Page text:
HR director jobs are the ultimate career goal for many within the HR profession - they are what most HR generalists aspire to become, and so the competition for these jobs is always intense.
Find out more about these highly in-demand roles here.
What are HR directors responsible for?
HR director roles are generally very strategic, although the extent of this will vary depending on the size and type of business – for example, a HR director working within a small organisation may be expected to be more operational than they would within a large corporate organisation.
The tasks HR directors are usually responsible for also vary depending on the employer, but typical responsibilities tend to include:
- Implementation of various HR initiatives, such as talent management programmes
- Employee relations and performance management
- Change management and organisational development
- Mergers & acquisitions, and due diligence
A HR director would work closely with senior stakeholders and would typically report directly into the CEO or COO.
Do you have what it takes to become a HR director?
If you apply for a HR director role, securing it can be tough as you’ll be faced with strong competition from both inside and outside the organisation you are applying for.
Some common factors that employers look for when hiring, are that ideally you will be someone who is currently a senior HR business partner, head of HR or an HR director.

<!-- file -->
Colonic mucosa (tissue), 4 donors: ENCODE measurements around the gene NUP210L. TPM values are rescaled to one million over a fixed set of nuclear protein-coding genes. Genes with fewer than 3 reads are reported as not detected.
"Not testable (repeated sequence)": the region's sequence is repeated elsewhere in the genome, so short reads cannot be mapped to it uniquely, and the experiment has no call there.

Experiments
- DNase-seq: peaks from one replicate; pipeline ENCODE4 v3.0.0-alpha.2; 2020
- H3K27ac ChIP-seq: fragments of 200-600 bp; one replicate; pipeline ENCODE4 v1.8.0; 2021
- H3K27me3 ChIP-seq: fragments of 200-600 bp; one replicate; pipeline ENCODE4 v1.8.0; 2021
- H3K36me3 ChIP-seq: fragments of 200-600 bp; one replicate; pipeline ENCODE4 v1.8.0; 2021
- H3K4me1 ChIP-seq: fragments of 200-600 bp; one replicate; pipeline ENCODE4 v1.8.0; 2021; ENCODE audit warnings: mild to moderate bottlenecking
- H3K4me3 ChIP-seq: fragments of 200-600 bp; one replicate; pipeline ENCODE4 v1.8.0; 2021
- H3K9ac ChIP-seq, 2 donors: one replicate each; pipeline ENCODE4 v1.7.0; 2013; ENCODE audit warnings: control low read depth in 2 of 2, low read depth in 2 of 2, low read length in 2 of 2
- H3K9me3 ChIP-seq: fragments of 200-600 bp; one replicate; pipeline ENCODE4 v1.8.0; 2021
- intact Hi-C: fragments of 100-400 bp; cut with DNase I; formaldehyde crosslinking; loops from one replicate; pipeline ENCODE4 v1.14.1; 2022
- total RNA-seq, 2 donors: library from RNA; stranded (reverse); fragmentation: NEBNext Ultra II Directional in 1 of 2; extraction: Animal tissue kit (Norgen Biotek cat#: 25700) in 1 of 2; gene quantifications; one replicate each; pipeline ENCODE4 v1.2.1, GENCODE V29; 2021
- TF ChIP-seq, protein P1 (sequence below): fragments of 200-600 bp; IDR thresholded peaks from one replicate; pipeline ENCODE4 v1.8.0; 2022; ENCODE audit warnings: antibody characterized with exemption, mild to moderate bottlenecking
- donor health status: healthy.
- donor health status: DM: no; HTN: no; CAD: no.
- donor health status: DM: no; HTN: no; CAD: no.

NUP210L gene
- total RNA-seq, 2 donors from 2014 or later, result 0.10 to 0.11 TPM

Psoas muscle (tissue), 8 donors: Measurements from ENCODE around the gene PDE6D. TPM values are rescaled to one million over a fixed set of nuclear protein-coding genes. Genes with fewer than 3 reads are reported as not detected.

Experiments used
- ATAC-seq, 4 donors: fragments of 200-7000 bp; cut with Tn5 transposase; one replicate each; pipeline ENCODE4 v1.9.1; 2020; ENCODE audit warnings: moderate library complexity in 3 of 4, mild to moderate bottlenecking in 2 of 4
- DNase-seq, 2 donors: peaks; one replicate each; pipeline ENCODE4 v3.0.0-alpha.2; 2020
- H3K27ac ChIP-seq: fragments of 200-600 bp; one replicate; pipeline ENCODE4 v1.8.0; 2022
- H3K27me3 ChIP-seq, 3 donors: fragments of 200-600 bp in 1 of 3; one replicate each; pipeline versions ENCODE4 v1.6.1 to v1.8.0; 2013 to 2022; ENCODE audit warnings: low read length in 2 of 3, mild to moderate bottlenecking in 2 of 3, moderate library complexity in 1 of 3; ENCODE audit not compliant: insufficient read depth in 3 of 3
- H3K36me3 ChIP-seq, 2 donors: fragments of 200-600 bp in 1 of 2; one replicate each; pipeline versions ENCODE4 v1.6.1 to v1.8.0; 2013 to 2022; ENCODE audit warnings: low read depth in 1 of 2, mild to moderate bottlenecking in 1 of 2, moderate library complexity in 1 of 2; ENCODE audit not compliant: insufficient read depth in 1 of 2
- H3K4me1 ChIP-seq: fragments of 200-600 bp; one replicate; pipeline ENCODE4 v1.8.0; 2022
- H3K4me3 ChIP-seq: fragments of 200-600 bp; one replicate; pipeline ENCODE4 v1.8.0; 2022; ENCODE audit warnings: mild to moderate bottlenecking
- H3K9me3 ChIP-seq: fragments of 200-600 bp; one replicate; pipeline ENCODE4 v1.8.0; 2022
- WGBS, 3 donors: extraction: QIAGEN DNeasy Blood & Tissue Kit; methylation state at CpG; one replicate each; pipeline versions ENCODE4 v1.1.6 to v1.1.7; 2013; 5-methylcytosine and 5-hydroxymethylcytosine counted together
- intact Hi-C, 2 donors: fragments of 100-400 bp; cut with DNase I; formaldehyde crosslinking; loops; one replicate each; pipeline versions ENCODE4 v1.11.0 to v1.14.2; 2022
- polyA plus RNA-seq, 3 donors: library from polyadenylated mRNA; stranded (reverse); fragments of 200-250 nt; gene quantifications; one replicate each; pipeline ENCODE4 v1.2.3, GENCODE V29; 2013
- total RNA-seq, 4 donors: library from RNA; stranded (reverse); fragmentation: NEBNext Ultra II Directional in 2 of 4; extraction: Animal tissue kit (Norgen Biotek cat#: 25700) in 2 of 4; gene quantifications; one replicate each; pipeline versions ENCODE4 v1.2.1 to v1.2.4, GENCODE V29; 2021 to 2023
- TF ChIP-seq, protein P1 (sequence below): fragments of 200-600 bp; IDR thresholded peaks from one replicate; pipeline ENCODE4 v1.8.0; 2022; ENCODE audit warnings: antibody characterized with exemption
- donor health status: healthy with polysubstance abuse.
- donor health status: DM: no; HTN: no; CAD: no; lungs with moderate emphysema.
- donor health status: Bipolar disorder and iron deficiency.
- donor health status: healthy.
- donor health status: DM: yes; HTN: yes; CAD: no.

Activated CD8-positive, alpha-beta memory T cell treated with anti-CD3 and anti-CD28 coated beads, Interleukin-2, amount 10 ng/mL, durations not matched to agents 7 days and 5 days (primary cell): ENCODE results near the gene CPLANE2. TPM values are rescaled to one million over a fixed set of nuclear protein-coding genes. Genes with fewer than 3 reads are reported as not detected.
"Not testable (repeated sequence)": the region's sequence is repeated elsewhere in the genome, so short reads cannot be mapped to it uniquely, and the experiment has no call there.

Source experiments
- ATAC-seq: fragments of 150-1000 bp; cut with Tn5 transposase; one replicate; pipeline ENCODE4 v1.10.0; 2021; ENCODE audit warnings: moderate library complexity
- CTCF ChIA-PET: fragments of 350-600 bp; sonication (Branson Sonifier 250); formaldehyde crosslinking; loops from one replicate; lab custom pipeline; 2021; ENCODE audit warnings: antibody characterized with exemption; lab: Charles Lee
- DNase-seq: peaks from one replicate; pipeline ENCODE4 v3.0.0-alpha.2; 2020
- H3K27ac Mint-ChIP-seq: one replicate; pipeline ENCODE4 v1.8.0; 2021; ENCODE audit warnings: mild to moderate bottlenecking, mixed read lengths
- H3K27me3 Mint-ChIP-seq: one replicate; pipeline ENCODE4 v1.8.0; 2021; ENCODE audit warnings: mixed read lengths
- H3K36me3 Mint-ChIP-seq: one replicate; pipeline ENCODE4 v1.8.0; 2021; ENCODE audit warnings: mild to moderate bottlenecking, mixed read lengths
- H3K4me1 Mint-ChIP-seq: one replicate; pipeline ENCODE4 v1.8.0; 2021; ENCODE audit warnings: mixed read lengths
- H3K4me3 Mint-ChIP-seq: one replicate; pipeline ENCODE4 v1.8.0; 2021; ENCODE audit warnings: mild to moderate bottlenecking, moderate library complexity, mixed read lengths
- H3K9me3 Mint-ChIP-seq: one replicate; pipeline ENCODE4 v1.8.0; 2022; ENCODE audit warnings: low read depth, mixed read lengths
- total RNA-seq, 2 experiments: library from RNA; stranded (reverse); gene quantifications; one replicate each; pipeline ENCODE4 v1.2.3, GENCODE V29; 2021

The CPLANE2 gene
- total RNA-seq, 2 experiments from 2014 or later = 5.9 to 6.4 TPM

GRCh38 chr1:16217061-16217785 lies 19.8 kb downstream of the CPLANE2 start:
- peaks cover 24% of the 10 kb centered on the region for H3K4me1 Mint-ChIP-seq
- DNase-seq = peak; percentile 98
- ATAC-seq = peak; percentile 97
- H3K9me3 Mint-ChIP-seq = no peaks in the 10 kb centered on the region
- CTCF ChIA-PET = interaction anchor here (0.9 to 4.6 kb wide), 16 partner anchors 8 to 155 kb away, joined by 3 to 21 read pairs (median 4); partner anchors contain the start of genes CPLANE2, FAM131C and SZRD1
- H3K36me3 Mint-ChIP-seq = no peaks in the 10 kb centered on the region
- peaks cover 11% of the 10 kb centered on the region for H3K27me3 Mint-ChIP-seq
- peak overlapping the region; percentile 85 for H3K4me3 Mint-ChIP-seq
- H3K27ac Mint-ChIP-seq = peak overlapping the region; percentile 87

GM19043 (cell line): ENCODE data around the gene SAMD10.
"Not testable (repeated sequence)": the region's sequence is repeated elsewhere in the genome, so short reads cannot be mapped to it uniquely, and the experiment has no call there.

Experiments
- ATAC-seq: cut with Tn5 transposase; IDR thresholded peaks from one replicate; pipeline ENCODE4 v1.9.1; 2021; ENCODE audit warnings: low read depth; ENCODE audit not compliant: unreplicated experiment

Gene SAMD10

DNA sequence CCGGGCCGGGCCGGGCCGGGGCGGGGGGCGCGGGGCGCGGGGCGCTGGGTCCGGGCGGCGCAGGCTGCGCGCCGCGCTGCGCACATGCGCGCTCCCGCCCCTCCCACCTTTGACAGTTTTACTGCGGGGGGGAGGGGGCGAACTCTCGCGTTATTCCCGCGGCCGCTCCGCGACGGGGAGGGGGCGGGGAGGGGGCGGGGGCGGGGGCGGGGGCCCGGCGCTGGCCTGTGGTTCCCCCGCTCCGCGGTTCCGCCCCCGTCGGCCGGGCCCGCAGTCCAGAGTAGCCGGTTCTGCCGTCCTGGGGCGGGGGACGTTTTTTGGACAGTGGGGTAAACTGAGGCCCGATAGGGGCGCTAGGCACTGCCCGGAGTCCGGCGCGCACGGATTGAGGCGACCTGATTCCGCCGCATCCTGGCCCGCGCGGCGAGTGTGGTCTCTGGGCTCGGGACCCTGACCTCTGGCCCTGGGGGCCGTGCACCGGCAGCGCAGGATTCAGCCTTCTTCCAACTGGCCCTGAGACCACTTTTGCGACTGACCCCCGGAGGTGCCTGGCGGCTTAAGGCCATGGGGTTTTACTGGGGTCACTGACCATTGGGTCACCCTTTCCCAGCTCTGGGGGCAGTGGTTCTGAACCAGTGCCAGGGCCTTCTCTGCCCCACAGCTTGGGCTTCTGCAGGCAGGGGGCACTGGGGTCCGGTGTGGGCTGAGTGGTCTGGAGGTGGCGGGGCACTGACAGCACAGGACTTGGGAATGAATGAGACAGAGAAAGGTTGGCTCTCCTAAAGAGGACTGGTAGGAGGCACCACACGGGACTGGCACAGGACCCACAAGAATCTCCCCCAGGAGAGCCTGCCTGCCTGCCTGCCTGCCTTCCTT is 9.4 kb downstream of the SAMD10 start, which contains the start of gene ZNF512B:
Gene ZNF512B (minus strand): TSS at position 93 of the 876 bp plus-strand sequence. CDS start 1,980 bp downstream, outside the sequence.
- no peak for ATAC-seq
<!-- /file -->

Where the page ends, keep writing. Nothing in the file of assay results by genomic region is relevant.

Specific sector experience is often considered important at this level, particularly in financial and professional services. However, there is likely to be crossover between closely aligned sectors within commerce (e.g. retail and FMCG, media and advertising, and telecommunications and technology).
You will need to show stability and clear career progression on your CV and demonstrate:
- Credible representation of HR at board level
- Occupational development, change and restructuring experience
- Commercial understanding of the business
- Knowledge of the positive impact of HR on the bottom line
HR directors represent the people within their business and therefore great interpersonal and communication skills are a must, as is excellent commercial acumen.